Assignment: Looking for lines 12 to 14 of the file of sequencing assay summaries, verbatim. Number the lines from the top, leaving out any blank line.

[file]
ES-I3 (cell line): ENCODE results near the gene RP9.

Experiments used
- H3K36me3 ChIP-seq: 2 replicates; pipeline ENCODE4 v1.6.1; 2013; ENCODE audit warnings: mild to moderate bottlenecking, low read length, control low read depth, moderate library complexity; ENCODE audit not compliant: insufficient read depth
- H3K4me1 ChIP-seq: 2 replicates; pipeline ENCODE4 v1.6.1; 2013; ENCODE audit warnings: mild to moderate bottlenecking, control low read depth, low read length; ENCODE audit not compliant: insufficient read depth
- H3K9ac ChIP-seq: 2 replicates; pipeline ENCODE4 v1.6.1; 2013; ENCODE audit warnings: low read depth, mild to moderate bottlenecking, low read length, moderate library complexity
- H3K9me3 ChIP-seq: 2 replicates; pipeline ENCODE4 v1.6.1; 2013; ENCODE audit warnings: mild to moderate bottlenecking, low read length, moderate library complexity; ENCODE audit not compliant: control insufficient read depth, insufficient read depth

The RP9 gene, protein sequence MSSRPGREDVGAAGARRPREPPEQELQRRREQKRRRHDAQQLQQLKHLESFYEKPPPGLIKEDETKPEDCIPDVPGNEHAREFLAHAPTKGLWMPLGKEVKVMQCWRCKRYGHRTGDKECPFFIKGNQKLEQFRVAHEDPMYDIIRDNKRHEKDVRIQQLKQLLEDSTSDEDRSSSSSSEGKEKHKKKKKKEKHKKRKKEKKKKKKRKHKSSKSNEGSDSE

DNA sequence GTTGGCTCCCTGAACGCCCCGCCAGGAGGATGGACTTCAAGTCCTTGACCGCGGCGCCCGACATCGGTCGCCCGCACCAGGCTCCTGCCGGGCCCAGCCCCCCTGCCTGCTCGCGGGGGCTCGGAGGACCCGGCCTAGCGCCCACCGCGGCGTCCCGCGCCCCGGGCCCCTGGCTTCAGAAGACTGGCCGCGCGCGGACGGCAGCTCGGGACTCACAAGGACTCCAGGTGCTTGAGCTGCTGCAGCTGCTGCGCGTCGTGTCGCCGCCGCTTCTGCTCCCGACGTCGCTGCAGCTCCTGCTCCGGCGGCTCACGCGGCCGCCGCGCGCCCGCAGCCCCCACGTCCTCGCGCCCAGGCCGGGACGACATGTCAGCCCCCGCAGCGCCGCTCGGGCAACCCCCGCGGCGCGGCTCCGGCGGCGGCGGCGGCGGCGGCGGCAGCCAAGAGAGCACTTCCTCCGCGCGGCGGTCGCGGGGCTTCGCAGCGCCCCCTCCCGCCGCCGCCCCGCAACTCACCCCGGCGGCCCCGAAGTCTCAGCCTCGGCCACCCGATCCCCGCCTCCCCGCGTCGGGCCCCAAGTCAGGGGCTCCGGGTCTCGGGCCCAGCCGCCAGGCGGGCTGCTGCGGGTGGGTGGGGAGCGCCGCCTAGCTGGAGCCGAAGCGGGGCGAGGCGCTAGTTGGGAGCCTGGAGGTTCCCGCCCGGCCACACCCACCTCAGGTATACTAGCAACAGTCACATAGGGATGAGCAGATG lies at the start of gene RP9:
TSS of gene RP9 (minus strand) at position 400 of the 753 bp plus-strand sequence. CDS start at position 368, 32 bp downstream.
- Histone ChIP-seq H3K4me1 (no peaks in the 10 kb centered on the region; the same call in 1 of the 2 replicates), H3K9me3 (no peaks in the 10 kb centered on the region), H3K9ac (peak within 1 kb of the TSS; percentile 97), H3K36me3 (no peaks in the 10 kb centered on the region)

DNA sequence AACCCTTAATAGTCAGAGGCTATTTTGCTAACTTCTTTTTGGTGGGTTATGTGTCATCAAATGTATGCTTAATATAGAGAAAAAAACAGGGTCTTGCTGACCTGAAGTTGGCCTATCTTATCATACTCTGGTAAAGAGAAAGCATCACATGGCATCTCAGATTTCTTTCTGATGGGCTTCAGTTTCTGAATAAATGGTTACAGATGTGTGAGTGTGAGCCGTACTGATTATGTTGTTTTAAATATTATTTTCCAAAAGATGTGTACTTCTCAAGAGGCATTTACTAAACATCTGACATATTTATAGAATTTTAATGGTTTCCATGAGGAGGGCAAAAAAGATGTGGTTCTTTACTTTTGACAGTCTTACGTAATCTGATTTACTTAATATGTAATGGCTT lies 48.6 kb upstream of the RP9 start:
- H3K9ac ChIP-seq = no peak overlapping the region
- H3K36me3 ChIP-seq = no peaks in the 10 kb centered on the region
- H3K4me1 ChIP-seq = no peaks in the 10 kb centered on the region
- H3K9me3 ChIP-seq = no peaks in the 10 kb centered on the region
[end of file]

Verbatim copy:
- H3K9ac ChIP-seq = no peak overlapping the region
- H3K36me3 ChIP-seq = no peaks in the 10 kb centered on the region
- H3K4me1 ChIP-seq = no peaks in the 10 kb centered on the region